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Region Hovedstaden - en del af Københavns Universitetshospital
Udgivet

Mechanisms of Hepatitis C Virus Escape from Vaccine-Relevant Neutralizing Antibodies

Publikation: Bidrag til tidsskriftReviewpeer review

DOI

  1. Global and local envelope protein dynamics of hepatitis C virus determine broad antibody sensitivity

    Publikation: Bidrag til tidsskriftTidsskriftartikelForskningpeer review

  2. An alternate conformation of HCV E2 neutralizing face as an additional vaccine target

    Publikation: Bidrag til tidsskriftTidsskriftartikelForskningpeer review

  3. Hypervariable region 1 and N-linked glycans of hepatitis C regulate virion neutralization by modulating envelope conformations

    Publikation: Bidrag til tidsskriftTidsskriftartikelForskningpeer review

Vis graf over relationer

Hepatitis C virus (HCV) is a major causative agent of acute and chronic hepatitis. It is estimated that 400,000 people die every year from chronic HCV infection, mostly from severe liver-related diseases such as cirrhosis and liver cancer. Although HCV was discovered more than 30 years ago, an efficient prophylactic vaccine is still missing. The HCV glycoprotein complex, E1/E2, is the principal target of neutralizing antibodies (NAbs) and, thus, is an attractive antigen for B-cell vaccine design. However, the high genetic variability of the virus necessitates the identification of conserved epitopes. Moreover, the high intrinsic mutational capacity of HCV allows the virus to continually escape broadly NAbs (bNAbs), which is likely to cause issues with vaccine-resistant variants. Several studies have assessed the barrier-to-resistance of vaccine-relevant bNAbs in vivo and in vitro. Interestingly, recent studies have suggested that escape substitutions can confer antibody resistance not only by direct modification of the epitope but indirectly through allosteric effects, which can be grouped based on the breadth of these effects on antibody susceptibility. In this review, we summarize the current understanding of HCV-specific NAbs, with a special focus on vaccine-relevant bNAbs and their targets. We highlight antibody escape studies pointing out the different methodologies and the escape mutations identified thus far. Finally, we analyze the antibody escape mechanisms of envelope protein escape substitutions and polymorphisms according to the most recent evidence in the HCV field. The accumulated knowledge in identifying bNAb epitopes as well as assessing barriers to resistance and elucidating relevant escape mechanisms may prove critical in the successful development of an HCV B-cell vaccine.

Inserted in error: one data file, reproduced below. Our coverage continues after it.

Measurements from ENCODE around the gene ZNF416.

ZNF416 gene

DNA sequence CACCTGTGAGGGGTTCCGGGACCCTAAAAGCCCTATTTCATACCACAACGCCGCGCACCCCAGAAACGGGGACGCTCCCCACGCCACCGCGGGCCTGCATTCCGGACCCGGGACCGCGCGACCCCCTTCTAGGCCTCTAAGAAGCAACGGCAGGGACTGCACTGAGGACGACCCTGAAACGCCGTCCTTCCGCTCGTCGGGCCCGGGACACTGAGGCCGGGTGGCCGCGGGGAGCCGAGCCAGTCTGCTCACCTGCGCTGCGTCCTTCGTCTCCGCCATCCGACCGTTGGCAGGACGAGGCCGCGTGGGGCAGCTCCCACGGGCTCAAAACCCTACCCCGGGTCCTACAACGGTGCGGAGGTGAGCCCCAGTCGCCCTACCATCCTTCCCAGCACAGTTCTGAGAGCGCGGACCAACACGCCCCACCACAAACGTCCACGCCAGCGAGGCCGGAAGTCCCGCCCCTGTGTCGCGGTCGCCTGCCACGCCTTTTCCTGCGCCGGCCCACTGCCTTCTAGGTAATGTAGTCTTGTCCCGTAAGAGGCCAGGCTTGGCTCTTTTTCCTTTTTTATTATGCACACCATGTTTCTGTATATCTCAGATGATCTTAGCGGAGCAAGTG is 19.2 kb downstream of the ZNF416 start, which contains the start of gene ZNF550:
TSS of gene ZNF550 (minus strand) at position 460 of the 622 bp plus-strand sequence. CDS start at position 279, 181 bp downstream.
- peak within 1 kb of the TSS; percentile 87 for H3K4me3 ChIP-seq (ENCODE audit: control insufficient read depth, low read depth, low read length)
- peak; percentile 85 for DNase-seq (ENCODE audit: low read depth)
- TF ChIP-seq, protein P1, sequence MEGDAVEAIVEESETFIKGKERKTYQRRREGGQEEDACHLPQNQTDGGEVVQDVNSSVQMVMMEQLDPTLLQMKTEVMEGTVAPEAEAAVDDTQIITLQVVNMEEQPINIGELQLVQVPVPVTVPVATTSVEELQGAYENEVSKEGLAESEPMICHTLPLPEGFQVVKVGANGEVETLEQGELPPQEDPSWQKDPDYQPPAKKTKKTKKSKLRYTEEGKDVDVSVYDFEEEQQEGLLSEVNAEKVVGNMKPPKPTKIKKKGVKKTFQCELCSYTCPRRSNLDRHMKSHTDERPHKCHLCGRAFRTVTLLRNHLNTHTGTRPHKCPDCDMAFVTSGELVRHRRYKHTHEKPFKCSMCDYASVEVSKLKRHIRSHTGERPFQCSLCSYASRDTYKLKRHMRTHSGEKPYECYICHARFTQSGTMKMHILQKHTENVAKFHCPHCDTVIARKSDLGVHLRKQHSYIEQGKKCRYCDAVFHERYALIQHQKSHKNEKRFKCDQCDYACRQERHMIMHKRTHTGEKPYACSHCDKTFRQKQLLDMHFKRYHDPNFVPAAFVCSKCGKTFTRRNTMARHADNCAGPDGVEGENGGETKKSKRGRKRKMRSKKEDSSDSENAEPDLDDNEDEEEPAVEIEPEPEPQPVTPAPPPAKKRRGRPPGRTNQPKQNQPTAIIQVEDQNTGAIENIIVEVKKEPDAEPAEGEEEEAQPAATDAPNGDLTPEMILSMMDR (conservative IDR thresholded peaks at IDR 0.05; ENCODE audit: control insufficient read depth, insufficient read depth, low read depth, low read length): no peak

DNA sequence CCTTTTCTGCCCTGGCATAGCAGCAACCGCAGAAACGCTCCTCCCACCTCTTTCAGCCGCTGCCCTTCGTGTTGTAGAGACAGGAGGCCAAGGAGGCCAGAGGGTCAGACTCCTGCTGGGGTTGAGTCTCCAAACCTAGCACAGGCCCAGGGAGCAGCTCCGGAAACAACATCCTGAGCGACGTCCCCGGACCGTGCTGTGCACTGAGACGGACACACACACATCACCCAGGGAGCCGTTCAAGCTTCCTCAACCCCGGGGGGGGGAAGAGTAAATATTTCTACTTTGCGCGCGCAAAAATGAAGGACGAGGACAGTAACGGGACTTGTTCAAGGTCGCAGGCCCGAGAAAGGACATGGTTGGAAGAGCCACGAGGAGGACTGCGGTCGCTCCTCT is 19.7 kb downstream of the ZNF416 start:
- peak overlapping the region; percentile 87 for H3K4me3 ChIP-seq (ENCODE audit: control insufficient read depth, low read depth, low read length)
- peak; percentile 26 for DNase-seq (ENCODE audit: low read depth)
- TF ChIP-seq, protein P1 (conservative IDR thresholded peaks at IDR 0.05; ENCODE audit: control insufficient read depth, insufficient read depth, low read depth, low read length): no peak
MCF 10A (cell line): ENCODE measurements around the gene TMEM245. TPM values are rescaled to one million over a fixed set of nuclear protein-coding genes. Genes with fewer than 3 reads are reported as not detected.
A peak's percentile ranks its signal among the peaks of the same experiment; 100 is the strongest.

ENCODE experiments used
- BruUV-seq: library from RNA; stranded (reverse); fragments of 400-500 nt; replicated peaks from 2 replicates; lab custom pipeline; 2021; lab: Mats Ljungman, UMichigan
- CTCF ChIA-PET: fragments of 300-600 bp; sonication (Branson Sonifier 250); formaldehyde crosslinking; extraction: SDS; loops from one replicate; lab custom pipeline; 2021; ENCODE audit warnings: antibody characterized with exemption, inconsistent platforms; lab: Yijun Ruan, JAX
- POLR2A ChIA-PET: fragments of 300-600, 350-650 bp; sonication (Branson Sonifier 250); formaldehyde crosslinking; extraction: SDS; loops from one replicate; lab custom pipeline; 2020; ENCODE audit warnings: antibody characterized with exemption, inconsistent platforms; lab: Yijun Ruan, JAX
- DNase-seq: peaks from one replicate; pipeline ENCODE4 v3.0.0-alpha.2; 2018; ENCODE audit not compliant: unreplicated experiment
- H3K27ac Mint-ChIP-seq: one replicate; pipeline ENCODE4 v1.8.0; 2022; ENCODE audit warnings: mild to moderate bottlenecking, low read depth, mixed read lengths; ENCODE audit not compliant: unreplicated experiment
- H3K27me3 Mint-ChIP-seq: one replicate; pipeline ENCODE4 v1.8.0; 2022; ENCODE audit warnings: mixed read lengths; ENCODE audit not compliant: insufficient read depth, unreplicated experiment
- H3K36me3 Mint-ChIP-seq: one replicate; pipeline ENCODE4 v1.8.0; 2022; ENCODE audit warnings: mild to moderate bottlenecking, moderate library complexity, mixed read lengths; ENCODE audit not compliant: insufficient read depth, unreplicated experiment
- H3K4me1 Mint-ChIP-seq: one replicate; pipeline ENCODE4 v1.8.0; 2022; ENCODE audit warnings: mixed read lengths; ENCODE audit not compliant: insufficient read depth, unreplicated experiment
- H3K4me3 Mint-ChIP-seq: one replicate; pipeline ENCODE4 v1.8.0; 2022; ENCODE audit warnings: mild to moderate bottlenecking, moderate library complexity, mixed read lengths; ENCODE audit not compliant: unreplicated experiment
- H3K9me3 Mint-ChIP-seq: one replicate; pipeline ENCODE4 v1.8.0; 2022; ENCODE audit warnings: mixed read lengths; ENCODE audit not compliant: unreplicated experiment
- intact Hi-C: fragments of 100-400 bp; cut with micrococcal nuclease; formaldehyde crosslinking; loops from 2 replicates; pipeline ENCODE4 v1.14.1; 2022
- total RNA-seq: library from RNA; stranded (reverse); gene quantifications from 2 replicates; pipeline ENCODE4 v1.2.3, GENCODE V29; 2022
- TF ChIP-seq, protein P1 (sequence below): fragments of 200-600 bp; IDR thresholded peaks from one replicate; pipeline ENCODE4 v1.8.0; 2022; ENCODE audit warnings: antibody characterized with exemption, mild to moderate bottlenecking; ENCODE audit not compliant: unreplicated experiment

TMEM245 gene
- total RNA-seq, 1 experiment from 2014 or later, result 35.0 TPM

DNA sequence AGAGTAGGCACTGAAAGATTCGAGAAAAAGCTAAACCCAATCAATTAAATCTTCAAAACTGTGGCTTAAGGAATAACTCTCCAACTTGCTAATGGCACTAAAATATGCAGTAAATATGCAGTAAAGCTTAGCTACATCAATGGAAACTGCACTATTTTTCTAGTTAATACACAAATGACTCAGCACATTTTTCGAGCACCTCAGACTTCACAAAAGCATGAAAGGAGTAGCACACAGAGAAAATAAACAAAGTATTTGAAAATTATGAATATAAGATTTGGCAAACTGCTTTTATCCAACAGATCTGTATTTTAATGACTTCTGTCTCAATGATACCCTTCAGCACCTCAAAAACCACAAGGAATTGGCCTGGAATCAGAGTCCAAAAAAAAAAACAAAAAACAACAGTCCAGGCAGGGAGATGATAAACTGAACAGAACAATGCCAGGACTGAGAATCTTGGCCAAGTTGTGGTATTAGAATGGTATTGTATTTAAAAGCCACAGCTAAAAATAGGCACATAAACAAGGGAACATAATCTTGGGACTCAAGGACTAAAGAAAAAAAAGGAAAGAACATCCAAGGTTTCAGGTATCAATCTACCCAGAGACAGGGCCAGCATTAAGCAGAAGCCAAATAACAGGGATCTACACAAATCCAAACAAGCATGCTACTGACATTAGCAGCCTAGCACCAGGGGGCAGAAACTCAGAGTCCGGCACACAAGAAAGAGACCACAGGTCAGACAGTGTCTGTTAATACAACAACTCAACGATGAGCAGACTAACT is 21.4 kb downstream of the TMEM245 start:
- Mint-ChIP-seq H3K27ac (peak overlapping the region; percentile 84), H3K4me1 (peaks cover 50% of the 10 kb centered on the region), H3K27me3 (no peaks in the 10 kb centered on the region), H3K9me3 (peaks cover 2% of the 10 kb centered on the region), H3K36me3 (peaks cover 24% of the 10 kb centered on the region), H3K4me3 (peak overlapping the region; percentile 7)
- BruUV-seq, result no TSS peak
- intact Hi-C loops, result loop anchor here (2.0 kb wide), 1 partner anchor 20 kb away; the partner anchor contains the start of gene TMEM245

OriginalsprogEngelsk
TidsskriftVaccines
Vol/bind9
Udgave nummer3
ISSN2076-393X
DOI
StatusUdgivet - 20 mar. 2021

ID: 64730722